The priest raped the kid, but he had no choice! The priest, not the kid.

This pretty much sums up why the Catholic church is evil (you hear that, Bill Donohue?)

A priest who assisted Monsignor William Lynn investigate clergy sex abuse claims testified Tuesday that it was not the archdiocese’s policy to contact law enforcement or other victims of abuse.

“Our legal counsel said there was not a requirement to report,” Monsignor Michael McCulken told jurors.

Hi!  We’re the Catholic church and we have supreme moral authority!  It’s also not our job to report child rapists to the police.

Defrocked priest Edward Avery was due to also go on trial with Brennan and Lynn, but pleaded guilty in March to involuntary sexual deviate sexual intercourse after admitting to sexually assaulting a 10-year-old altar boy during the 1998-1999 school year at St. Jerome Parish.

Involuntary?  Involuntary?  What, did the 10 year-old pin down the priest and demand to be raped?

If not for religion, where would these people get their morals, amirite?

Also taking the witness stand was Monsignor William Beisel, who was Lynn’s assistant from 1993-1994. Beisel and Lynn drafted an infamous list of 35 priests suspected of sexually abusing children

Beisel told jurors that he and Lynn reviewed the files of priests accused of sexual misconduct to draft the list.

“We did this after 5 o’clock. It seemed like forever, but took about two weeks,” he said. “I was happy the project was over.”

The list was later found inside a locked safe that was drilled open in 2006. Still, the list of 35 Catholic priests accused or found guilty of sexual misconduct, plus a memo ordering the shredding of the list of priests plus other personnel documents, did not come to light until February.

Although Beisel remembered penning the list, he confirmed for jurors that he told the grand jury in 2004, “I don’t recall seeing a priest that was guilty of sexual misconduct.”

Included on the list was defrocked priest Avery, categorized as “guilty of sexual misconduct with a minor.”

Allegiance to rapists rather than their victims, and we’re to believe not only that these people have a shred of moral integrity, but that they get to lecture we immoral atheists on our sins.  No respect for these people.  No respect for religion, only for compassion.

About JT Eberhard

When not defending the planet from inevitable apocalypse at the rotting hands of the undead, JT is a writer and public speaker about atheism, gay rights, and more. He spent two and a half years with the Secular Student Alliance as their first high school organizer. During that time he built the SSA’s high school program and oversaw the development of groups nationwide. JT is also the co-founder of the popular Skepticon conference and served as the events lead organizer during its first three years.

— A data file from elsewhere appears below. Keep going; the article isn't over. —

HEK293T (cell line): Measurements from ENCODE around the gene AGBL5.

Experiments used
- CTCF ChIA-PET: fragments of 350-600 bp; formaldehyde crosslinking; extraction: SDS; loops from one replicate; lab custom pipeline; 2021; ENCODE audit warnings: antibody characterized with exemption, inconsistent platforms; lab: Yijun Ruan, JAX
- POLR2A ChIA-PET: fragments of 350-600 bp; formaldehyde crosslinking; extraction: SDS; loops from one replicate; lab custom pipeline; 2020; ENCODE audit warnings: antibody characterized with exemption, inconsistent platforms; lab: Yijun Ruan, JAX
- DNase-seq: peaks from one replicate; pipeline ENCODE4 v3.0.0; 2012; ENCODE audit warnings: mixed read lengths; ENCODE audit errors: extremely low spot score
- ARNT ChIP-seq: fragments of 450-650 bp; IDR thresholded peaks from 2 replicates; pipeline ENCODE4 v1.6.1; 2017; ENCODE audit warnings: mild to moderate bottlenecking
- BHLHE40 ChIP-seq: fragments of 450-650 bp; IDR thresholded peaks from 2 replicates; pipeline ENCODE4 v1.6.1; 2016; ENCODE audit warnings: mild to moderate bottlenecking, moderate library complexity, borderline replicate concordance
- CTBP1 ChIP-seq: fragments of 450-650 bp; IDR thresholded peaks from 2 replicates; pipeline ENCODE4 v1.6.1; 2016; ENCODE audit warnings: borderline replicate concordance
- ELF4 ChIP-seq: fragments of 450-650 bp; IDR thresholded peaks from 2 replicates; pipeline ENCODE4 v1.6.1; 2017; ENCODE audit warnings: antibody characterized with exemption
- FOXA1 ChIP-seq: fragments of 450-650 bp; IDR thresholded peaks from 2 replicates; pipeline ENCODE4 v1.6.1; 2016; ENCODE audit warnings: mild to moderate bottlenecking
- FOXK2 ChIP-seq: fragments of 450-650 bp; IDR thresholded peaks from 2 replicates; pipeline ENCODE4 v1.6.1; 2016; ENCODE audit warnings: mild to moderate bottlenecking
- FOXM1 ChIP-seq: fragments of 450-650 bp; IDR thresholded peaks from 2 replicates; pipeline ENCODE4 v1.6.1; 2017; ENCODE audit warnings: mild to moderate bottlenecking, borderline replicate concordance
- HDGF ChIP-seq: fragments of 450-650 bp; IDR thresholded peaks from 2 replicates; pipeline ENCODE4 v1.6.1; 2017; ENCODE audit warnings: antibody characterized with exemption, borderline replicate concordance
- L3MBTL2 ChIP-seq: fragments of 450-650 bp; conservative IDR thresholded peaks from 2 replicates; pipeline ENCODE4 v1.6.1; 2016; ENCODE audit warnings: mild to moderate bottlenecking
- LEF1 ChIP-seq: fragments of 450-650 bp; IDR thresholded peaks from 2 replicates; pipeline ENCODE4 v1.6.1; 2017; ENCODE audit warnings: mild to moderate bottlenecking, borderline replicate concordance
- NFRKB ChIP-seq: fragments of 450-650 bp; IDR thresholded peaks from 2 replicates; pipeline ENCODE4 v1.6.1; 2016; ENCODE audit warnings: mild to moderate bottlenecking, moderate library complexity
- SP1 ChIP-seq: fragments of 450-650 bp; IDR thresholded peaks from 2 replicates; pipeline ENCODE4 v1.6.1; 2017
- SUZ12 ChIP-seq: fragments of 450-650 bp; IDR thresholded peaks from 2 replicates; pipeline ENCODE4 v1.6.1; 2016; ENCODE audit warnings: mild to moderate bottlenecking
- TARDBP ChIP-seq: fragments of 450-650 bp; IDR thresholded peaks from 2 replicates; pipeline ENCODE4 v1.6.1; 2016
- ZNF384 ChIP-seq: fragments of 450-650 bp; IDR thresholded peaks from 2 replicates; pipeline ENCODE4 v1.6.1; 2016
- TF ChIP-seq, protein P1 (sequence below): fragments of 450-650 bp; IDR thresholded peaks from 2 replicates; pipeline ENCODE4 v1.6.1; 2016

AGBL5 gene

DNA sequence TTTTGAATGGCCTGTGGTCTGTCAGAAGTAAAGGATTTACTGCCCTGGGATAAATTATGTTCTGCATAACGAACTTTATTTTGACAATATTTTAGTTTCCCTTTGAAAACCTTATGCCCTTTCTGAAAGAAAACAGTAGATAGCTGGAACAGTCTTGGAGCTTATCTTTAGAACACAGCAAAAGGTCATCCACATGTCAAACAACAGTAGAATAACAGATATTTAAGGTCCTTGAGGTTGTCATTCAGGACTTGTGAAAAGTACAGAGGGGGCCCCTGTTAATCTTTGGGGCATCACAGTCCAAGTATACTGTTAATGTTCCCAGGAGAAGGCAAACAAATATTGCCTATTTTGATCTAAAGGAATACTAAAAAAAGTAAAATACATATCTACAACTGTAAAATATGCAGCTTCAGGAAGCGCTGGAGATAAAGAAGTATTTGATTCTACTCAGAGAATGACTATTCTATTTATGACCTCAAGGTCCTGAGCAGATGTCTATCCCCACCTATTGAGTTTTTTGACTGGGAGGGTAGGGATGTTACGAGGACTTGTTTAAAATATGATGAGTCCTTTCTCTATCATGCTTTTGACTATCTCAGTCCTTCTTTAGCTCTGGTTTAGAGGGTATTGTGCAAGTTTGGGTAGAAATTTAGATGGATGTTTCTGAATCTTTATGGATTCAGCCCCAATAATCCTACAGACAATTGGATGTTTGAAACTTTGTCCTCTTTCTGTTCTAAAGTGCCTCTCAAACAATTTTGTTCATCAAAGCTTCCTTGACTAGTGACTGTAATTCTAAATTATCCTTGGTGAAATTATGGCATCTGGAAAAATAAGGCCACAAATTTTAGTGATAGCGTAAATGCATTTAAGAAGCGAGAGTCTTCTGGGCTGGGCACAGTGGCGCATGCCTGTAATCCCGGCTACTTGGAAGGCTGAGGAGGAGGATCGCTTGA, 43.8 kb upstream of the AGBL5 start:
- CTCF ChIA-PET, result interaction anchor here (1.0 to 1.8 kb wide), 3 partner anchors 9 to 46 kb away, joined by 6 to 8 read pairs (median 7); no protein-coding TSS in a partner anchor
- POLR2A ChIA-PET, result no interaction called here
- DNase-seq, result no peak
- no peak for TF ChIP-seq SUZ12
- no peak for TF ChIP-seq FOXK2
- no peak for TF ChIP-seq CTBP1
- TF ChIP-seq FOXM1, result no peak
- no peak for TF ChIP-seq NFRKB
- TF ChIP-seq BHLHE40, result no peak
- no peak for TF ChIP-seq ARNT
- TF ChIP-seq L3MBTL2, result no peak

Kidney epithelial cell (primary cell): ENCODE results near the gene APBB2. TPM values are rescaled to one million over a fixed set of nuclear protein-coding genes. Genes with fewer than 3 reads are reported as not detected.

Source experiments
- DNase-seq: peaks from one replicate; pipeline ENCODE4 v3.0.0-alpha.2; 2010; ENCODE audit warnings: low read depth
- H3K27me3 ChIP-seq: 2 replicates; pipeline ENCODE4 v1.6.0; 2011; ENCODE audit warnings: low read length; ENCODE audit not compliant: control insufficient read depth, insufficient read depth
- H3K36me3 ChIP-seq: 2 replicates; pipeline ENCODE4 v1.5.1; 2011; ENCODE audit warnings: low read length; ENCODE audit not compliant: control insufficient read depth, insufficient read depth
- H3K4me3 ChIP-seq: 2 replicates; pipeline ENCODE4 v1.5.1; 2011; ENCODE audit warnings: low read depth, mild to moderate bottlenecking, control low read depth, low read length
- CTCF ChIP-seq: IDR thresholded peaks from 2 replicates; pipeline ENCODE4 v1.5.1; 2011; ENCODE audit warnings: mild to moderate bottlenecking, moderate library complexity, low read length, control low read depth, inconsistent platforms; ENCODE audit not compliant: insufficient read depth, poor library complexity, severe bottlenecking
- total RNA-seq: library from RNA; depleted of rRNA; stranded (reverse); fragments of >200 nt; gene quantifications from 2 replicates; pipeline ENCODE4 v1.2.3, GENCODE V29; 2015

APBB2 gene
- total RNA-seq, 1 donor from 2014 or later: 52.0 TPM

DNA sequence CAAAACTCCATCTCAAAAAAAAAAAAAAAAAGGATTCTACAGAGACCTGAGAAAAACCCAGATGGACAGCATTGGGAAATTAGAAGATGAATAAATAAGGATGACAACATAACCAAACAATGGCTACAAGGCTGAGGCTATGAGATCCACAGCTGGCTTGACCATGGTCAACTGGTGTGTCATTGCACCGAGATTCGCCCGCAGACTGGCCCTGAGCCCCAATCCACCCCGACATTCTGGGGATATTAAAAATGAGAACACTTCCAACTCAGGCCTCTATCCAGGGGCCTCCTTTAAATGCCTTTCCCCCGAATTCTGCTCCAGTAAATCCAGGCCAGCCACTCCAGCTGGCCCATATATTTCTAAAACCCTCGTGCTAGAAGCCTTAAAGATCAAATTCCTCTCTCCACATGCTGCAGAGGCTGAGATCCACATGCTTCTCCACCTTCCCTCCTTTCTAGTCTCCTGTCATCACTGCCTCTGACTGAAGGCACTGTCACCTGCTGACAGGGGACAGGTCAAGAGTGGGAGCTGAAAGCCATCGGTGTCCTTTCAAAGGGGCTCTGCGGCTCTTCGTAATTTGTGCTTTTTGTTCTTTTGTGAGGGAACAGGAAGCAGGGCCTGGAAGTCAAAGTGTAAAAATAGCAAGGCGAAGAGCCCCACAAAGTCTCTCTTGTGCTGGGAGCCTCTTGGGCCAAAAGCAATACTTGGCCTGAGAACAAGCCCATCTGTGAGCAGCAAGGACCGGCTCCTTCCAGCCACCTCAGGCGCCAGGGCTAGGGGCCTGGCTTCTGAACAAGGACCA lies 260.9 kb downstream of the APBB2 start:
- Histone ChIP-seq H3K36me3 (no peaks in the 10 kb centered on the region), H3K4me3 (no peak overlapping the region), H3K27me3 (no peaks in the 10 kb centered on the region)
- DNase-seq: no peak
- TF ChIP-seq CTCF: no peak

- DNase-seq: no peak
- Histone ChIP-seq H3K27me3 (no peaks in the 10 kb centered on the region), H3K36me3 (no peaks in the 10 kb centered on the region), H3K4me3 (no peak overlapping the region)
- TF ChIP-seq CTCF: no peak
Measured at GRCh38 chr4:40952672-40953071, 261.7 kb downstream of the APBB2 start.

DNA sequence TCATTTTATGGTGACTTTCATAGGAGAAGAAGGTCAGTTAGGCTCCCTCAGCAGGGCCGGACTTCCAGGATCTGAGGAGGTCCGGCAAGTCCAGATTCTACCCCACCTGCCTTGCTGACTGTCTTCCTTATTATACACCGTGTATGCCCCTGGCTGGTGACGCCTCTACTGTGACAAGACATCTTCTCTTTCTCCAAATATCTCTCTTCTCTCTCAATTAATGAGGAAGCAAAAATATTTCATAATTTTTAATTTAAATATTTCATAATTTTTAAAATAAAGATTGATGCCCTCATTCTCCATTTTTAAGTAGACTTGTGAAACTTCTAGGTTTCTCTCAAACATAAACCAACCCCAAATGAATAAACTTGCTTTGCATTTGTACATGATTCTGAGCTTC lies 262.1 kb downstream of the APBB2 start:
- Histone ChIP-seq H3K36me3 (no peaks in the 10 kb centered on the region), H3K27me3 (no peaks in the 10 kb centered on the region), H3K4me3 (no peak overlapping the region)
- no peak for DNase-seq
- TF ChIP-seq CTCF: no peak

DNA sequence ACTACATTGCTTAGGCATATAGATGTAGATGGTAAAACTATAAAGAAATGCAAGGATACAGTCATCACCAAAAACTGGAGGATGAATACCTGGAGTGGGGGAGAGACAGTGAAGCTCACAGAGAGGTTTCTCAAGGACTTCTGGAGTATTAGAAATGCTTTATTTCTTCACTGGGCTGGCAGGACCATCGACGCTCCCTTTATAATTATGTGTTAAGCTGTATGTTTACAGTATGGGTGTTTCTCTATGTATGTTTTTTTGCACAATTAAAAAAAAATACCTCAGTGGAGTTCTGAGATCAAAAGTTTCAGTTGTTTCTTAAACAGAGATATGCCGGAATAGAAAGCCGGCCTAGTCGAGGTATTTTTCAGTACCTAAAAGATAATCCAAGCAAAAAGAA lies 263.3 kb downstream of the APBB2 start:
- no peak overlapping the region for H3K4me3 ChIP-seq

• John Eberhard

    To commit a sex crime is at least understandable. Not justifiable, but understandable. To purposely cover up the crimes and perpetrators and allow them to continue their evil is monstrous.

    • brittanymays


      • brittanymays

        Please clarify. I’m hoping you were just trying to sound smart or had some other easily explained away brain malfunction.

        • Joven

          I think he means understandable in the way that there could be some person who is overcome by their urges and commits a crime like that (sort of like a serial killer, or something). By ‘understandable’ its possible in some way to possibly process how someone could be in a mental state to allow them to do that. (obviously he wasn’t saying that excuses it, or makes it better, just that its mentally able to be processed how someone could.)

          Whereas, to see someone do that or know about it, and then not just dismiss it, but actively help that person get away with it, is not something that can really be processed as to how someone could do that, because it requires that person actively and intentionally putting aside their compassion and conscience. And how someone who would probably otherwise be normal could do that…is not really understandable.

          At least thats how I took it.

          • John Eberhard

            I wish I had read your reply before I posted my own. You expressed my thought processes better than myself. Thank you.

        • brianpansky

          I hope by “understandable” he means “is a foreseeable problem” (because we know these predators are among the human population)

          in comparison to the behavior of the organization, which is rly like wtf why would this ever happen. the organization was supposed to handle this foreseeable problem.

        • John Eberhard

          I understand that seriously mentally/emotionally fucked up people do seriously fucked up things. Supposedly sane/somewhat emotionally balanced people shouldn’t cover up for them. As I pointed out, I don’t justify fucked up people doing fucked up actions, nor to I condone it, but, again, I understand it. I don’t understand those who cover for them who are supposedly not fucked up.